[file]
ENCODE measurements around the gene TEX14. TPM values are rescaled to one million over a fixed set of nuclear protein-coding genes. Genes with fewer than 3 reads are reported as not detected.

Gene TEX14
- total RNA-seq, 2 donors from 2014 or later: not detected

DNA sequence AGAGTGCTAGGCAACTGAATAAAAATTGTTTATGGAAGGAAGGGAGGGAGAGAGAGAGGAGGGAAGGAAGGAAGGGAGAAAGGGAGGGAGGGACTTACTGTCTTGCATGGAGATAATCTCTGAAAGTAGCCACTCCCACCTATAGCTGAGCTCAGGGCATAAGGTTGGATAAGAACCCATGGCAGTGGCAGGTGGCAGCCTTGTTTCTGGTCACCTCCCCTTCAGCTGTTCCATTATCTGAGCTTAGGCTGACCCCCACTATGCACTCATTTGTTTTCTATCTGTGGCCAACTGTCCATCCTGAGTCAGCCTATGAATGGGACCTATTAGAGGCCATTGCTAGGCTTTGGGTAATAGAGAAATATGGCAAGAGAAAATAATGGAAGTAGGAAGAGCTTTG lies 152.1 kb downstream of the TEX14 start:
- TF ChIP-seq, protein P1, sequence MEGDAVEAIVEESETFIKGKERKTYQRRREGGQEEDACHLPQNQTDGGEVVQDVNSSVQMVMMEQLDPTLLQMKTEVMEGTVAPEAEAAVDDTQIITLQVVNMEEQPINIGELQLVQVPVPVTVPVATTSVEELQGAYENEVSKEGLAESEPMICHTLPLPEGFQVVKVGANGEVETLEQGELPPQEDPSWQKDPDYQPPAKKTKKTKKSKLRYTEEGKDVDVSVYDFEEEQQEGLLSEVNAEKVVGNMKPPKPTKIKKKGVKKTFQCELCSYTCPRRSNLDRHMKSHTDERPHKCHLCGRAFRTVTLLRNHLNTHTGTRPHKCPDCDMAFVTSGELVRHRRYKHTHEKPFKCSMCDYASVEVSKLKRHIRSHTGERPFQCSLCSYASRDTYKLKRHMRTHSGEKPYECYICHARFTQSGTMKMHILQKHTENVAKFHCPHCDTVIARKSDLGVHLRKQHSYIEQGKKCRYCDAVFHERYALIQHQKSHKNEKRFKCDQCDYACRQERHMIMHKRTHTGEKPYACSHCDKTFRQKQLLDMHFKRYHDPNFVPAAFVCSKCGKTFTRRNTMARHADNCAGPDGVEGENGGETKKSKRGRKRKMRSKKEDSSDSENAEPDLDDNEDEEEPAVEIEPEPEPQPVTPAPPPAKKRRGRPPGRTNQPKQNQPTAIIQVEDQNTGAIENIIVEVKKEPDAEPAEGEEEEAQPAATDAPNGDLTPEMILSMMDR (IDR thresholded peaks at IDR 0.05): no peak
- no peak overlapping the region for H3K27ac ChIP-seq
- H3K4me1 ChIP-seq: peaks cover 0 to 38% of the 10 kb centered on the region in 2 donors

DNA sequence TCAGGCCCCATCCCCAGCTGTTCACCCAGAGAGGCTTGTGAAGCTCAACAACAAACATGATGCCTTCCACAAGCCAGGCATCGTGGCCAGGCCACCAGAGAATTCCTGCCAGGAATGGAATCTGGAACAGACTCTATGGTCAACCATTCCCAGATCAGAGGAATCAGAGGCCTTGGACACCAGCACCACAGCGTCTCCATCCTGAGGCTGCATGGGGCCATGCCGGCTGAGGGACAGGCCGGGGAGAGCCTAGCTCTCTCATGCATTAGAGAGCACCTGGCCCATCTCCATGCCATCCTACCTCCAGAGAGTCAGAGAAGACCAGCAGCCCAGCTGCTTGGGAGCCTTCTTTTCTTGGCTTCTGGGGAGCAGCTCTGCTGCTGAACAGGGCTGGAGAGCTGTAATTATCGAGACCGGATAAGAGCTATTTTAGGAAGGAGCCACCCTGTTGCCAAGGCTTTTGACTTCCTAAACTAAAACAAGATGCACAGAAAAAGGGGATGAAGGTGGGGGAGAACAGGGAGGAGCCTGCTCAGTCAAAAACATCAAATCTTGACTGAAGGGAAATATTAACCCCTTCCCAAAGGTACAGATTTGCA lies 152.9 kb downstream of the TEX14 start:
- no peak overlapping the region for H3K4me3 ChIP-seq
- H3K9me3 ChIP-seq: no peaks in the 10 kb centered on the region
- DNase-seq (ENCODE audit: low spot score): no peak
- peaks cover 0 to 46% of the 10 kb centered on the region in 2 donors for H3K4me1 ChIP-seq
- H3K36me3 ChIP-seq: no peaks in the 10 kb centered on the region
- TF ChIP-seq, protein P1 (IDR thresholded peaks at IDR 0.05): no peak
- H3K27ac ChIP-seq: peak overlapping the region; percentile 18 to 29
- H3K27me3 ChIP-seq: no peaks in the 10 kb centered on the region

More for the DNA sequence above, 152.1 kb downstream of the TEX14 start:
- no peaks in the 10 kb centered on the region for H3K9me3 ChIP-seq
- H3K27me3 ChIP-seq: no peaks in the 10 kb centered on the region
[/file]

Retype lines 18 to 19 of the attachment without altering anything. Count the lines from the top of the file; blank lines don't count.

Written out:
- no peaks in the 10 kb centered on the region for H3K9me3 ChIP-seq
- H3K27me3 ChIP-seq: no peaks in the 10 kb centered on the region